Why are gas meters temperature and pressure compensated?

April 15, 2020

Natural gas is more difficult to measure than energy and water. The volumes of gas measured are highly affected by pressure and temperature. Regardless of the pressurized quality or quantity of the gas going through the meter, gas meters measure a defined volume. Pressure, temperature, and heating value compensation must be taken into account in order to measure the actual amount and value of natural gas flowing through a meter. A few designs of gas meters are in use today, depending on the type of gas being measured, the range of flows anticipated, the volumetric flow rate of gas, and other factors.

From Diaphragm to Rotary Meters

When it comes to natural gas billing for domestic consumers, utility companies have traditionally used diaphragm meters to measure consumption. They would then charge their customers for their monthly gas energy bills based on the volumetric readings of these meters. This is because diaphragm meters self correct for temperature and operate in a very narrow pressure range. Utility companies use them as a trusted billing mechanism. In natural gas measurement, these meters have limitations.

Many medium and large-sized facilities require a different type of meter to cope with the higher volume. space restrictions also do not allow for large pipe diameters to maintain a low pressure that would allow diaphragm meters. To sub-meter their natural gas consumption and find ways to allocate their energy more efficiently; large users require Rotary type meters with external temperature and pressure compensation. Thermal Energy meters may also be used as accurate devices for sub-metering thermal energy (the results of the burned gas). However, they are unable to accurately translate for the composition changes inherent in a natural gas environment, nor can they be applied in all applications.

Natural gas sub-meters require pressure and temperature compensation when used to measure gas flow with variable operating temperature and pressure. The variations in temperature and pressure have an effect on gas density. Without this compensation, the flow measurement will be faulty and inaccurate.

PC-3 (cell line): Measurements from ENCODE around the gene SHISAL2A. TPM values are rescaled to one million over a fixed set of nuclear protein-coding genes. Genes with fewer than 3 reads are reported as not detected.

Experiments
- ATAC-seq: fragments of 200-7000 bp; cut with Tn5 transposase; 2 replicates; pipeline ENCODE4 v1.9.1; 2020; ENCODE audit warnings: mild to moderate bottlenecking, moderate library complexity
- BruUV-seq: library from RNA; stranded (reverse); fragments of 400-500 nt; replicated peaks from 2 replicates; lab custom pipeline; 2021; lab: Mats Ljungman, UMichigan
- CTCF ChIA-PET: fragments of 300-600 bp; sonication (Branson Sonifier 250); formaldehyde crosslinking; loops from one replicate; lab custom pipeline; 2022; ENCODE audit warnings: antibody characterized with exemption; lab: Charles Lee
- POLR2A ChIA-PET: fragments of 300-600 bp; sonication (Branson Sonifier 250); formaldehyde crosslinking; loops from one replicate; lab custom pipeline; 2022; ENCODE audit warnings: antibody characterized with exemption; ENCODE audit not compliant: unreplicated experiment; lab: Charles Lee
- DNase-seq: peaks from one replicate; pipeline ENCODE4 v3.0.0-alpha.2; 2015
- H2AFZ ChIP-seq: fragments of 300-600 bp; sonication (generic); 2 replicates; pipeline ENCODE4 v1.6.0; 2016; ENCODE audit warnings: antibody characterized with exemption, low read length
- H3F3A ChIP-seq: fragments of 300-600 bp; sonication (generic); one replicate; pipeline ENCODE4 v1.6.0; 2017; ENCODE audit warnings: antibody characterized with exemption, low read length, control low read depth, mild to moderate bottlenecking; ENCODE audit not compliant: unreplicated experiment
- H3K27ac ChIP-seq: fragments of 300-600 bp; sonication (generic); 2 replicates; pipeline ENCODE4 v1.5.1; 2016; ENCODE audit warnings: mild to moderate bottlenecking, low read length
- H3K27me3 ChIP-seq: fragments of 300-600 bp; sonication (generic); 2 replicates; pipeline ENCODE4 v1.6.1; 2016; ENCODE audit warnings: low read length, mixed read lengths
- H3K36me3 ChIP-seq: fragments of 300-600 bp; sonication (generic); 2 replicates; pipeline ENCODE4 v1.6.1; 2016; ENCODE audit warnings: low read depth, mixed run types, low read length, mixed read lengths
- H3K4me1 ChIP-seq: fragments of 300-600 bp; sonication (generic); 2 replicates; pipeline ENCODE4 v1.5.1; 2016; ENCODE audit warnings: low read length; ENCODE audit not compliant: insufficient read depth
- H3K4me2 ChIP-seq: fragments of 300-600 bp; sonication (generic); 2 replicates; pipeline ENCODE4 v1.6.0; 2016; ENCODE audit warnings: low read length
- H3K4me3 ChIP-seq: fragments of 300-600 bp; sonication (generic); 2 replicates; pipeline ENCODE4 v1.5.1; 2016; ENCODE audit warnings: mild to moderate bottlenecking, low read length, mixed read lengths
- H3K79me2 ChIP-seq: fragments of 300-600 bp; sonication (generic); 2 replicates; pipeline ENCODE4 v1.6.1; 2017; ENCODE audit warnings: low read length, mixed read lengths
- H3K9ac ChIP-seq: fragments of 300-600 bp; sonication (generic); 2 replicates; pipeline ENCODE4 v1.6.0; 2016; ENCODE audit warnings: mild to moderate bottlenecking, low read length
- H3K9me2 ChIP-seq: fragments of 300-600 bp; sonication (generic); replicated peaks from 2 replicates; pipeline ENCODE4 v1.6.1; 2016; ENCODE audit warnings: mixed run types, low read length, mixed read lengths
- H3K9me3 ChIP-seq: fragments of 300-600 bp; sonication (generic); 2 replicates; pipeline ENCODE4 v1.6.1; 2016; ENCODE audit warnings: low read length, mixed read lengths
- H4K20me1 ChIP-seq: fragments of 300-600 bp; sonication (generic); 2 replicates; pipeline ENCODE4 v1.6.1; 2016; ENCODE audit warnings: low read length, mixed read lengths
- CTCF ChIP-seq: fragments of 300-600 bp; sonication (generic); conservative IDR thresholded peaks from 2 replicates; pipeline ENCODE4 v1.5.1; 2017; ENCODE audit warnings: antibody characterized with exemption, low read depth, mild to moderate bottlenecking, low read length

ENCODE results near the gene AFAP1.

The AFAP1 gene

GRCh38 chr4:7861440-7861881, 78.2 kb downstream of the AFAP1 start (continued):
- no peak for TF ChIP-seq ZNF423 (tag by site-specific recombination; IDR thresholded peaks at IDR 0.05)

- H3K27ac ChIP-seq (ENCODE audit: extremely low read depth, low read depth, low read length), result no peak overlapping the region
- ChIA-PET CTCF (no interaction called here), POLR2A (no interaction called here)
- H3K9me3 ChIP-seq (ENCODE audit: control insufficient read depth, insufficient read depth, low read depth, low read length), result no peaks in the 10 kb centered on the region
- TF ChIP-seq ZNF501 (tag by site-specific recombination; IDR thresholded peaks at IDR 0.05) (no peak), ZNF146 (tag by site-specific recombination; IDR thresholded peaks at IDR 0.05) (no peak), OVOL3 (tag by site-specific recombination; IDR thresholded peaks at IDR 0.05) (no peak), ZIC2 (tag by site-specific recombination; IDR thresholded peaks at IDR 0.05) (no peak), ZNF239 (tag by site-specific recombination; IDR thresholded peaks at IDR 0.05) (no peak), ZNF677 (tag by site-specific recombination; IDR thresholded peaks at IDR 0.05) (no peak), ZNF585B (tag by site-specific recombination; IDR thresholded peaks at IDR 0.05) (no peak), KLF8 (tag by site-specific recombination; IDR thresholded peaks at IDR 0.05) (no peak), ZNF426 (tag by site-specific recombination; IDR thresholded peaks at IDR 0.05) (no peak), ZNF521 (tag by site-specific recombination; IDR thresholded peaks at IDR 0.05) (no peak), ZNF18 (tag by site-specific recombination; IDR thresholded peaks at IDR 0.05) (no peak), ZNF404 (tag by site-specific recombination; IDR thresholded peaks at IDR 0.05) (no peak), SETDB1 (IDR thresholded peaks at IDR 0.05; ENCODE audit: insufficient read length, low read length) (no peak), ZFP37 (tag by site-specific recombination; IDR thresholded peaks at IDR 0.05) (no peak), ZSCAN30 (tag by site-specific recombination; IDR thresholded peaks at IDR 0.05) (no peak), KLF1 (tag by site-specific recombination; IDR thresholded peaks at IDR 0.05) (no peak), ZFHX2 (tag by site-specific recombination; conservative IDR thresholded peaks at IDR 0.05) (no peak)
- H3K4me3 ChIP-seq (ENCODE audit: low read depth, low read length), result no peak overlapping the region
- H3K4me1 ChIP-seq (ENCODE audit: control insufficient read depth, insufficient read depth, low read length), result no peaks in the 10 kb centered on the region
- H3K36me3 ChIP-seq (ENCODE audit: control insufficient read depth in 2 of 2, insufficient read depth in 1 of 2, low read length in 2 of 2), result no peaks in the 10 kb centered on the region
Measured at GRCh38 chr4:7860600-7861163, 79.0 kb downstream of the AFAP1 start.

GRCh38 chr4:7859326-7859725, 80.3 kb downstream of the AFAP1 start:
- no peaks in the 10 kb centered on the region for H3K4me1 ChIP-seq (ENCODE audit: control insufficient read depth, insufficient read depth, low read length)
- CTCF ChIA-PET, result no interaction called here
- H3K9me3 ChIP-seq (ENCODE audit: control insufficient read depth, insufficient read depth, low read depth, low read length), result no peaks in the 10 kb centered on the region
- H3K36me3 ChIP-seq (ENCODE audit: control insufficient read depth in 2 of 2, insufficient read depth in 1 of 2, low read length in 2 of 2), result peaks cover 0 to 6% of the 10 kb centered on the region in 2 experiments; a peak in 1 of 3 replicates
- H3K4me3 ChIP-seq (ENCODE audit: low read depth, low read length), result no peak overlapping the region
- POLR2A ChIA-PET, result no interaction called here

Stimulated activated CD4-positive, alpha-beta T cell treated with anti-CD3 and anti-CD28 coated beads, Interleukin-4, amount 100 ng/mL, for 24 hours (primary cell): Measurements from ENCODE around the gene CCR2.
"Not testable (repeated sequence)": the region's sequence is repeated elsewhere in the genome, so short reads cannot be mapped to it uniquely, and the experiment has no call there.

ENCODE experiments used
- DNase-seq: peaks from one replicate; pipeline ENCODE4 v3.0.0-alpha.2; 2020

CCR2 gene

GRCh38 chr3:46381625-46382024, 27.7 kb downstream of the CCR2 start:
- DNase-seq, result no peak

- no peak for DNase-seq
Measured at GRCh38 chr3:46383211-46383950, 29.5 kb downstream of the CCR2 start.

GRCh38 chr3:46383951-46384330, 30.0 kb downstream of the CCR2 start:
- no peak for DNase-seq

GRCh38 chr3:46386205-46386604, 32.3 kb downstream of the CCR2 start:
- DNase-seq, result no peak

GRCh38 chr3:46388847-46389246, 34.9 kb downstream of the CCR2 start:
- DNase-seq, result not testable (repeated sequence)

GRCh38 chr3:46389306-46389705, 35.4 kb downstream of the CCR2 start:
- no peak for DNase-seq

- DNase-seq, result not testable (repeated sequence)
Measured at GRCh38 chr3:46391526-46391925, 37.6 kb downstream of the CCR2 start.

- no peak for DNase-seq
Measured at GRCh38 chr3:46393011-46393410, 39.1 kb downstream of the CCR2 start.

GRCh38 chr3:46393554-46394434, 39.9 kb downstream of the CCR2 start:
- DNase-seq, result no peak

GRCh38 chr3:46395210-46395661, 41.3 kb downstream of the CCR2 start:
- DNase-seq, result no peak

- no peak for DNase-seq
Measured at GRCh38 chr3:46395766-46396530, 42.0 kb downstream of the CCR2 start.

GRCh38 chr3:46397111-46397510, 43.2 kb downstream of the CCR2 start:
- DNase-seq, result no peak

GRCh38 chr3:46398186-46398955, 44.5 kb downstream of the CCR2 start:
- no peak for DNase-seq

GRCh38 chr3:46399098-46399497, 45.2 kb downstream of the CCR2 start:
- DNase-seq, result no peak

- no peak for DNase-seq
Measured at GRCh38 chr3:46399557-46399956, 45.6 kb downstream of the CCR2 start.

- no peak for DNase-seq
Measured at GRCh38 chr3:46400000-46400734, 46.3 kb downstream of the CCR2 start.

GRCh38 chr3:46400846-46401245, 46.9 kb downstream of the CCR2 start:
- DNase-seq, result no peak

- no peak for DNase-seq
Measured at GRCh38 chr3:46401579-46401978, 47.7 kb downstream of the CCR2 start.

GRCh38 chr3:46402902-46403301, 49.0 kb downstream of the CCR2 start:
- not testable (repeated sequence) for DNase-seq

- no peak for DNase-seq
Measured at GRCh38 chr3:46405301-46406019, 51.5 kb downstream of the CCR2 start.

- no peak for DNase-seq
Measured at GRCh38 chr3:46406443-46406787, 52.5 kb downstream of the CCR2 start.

PT Compensation

Pressure and temperature (PT) compensation converts a volumetric gas flow at specific conditions into an equivalent volumeteric flow at base conditions. The conversion factors are a simple ratio and, in essence, make a density correction. According to the ideal gas law (also known as the general gas equation), the moles of gas vary with temperature and pressure for a fixed volume. With PT compensation, there will be a constant that converts everything into the correct units. When a flow meter is measuring volumes of natural gas, the user wants to know the right amount of gas being used, regardless of the outside temperature or the pipe pressure.

The PT calculations are based on absolute temperature and pressure.

The gas meter is typically installed downstream of the pressure regulator and calibrated to read at that particular pressure. However, the varying temperatures cannot be handled that easily, which is why some meters are designed with built-in temperature compensation. It keeps them reasonably accurate over a wide temperature range, while others are electronically corrected for temperature.

Now that the compensation is done, the next problem is reading the meter. Most meters are equipped with pulsers. Pulsers generate a pulse for every turn of the dial on the meter, or are electronically generated from the compensator, these pulses are most commonly a contact closure switch. A single pulse is equivalent to a set amount of volume, the pulses travel over a cable to a Pulse data logger that counts (accumulates) the pulses and then transmits them to a receiver used for reading the meter.

Once all the pulses accumulated in a period the billing software can translate the pulses to actual gas volume that multiplied by the cost per volume unit generates the bill in the period.

There are other types of Gas meters, which are not common in sub-metering, and are more appropriate for utility billing. We will not cover them in this blog, but are listed here for those of you curious to learn more; These are; Turbine, Orifice and Ultrasonic meters.